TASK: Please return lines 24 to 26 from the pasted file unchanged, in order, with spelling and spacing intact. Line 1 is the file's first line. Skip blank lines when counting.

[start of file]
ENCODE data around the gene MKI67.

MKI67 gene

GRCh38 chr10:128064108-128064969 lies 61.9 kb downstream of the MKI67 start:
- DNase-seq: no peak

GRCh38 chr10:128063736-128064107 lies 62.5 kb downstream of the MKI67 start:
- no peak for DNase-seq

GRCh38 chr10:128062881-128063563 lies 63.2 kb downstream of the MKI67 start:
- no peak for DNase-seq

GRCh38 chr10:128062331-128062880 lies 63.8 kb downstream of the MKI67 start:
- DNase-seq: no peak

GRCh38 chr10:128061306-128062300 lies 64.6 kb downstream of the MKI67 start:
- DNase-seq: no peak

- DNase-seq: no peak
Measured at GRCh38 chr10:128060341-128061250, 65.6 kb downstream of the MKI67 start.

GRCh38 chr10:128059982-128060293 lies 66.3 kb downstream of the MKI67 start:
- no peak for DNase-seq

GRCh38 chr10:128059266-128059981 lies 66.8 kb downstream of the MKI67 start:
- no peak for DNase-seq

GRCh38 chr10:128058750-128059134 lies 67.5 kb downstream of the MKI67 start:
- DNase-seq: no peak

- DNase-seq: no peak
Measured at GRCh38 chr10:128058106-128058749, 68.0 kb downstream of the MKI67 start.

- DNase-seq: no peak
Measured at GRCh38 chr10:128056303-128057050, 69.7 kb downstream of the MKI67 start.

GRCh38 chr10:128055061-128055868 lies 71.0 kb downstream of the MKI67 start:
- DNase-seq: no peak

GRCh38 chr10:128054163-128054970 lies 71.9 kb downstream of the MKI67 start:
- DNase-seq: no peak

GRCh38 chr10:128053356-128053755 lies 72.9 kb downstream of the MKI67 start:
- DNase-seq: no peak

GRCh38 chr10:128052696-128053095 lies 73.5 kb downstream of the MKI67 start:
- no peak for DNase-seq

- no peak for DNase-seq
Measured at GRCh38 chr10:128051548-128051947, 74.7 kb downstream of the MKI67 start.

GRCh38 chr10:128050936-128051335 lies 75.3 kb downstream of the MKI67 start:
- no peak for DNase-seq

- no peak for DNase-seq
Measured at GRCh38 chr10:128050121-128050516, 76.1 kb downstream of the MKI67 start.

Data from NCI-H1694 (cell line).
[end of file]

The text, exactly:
Measured at GRCh38 chr10:128056303-128057050, 69.7 kb downstream of the MKI67 start.

GRCh38 chr10:128055061-128055868 lies 71.0 kb downstream of the MKI67 start:
- DNase-seq: no peak